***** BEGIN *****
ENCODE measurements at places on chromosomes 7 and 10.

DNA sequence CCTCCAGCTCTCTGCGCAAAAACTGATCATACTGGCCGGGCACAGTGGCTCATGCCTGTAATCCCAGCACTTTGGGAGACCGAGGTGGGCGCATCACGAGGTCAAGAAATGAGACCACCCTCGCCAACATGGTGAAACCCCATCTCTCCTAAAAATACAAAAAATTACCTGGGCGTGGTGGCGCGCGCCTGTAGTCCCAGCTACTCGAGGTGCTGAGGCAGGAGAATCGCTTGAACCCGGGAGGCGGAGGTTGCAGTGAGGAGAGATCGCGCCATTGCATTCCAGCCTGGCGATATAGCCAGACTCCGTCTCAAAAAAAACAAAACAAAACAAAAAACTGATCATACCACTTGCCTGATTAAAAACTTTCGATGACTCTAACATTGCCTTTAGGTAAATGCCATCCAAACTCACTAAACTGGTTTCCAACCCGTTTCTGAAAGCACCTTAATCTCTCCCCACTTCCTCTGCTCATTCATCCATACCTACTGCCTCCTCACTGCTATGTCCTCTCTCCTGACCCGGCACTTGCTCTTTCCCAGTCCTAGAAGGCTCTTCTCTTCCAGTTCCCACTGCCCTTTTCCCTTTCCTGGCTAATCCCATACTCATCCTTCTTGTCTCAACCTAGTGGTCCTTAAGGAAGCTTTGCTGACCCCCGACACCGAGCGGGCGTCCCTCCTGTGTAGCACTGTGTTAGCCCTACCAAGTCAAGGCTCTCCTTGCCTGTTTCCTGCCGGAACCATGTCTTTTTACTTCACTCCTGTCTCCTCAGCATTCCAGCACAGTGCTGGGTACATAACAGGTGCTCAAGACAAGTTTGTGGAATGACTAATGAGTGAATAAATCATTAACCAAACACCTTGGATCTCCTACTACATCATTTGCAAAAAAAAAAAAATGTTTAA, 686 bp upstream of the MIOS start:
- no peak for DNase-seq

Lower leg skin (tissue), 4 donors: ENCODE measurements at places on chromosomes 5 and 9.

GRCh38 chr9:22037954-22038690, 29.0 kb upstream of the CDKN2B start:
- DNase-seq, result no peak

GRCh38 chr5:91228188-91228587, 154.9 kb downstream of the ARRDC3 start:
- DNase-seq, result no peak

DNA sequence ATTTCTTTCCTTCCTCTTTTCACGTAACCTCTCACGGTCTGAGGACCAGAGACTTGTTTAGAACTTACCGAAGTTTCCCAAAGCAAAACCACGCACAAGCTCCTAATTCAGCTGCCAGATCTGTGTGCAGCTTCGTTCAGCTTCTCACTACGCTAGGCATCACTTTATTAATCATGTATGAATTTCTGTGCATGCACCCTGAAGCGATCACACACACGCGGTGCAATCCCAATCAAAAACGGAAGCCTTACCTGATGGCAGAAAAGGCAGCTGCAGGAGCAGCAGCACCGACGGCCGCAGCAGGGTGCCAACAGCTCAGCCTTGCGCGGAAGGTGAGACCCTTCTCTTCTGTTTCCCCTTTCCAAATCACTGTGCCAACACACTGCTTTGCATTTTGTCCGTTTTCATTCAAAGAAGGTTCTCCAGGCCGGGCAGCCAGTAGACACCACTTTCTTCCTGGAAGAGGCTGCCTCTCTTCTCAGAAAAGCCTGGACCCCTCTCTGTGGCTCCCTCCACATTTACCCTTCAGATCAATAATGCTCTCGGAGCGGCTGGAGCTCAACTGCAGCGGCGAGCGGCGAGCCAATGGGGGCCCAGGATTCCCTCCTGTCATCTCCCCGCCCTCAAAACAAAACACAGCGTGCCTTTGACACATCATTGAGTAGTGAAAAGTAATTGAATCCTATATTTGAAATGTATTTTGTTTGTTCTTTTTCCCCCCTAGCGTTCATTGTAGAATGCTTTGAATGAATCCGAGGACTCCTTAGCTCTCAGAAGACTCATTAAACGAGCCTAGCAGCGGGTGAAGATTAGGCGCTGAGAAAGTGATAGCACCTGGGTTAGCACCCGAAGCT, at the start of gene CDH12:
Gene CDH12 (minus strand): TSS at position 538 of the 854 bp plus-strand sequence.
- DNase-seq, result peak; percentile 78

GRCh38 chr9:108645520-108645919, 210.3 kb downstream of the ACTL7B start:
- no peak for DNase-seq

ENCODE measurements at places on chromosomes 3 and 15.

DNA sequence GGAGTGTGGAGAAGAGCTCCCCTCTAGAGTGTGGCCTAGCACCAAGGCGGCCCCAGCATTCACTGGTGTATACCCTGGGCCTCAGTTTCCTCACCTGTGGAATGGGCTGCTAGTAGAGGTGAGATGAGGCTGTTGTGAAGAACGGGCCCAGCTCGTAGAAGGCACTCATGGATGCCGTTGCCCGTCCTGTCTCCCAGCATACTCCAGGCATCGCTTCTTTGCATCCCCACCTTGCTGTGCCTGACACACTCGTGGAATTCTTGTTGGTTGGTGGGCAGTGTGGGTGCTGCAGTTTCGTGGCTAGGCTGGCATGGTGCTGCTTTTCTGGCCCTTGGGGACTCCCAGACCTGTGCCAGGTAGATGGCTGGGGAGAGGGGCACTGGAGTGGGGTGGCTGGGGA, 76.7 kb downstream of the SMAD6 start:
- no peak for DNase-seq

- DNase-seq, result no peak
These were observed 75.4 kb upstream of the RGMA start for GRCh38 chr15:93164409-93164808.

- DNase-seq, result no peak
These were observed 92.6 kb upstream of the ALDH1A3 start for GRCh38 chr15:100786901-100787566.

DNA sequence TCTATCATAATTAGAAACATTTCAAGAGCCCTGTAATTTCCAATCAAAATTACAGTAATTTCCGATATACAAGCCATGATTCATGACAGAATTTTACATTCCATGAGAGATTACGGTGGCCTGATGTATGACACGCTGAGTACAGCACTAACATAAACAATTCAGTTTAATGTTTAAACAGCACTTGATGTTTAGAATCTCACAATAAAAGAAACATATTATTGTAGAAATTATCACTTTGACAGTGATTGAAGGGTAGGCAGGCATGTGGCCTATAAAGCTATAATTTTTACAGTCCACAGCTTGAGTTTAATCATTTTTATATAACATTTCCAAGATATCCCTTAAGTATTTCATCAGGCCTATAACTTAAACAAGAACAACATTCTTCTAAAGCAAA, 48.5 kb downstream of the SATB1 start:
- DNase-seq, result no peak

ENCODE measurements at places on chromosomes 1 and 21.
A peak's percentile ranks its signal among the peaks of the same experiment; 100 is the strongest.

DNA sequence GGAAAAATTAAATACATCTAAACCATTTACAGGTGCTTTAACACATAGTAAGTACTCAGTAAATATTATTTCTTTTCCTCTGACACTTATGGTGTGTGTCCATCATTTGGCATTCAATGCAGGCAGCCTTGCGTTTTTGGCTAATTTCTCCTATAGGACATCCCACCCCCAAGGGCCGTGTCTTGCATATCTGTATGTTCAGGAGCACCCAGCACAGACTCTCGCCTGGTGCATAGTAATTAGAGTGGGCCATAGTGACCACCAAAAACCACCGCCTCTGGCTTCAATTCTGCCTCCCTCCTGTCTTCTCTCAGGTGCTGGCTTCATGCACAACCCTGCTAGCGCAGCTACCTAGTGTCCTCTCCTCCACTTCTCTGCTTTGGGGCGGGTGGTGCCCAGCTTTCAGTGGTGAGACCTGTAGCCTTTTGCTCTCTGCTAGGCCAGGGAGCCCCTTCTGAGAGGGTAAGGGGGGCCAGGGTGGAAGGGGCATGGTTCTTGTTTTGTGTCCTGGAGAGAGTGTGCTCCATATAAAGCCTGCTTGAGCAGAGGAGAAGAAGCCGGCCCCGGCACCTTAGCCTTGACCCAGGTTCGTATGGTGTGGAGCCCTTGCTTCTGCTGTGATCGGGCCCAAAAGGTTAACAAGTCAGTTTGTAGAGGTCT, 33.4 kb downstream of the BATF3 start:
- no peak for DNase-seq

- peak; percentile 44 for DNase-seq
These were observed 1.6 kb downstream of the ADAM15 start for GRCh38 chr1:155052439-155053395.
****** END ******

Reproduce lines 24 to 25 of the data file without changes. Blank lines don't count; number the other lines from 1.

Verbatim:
A peak's percentile ranks its signal among the peaks of the same experiment; 100 is the strongest.

DNA sequence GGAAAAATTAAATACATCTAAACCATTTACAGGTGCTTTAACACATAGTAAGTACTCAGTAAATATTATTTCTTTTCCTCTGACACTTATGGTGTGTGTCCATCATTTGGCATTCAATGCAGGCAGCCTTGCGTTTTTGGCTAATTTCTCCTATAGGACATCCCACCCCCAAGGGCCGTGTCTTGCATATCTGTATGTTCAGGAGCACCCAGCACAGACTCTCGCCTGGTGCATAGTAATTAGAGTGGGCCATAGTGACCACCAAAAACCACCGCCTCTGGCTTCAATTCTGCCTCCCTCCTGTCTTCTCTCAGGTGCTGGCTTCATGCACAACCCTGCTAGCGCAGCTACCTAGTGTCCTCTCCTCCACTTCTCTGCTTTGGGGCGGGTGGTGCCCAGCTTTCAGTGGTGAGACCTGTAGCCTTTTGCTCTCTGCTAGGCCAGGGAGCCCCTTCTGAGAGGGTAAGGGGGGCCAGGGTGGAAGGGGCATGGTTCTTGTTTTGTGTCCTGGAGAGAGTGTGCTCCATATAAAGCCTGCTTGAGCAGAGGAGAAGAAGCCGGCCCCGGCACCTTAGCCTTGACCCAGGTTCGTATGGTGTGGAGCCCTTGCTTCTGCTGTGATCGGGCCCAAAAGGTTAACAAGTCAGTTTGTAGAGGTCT, 33.4 kb downstream of the BATF3 start: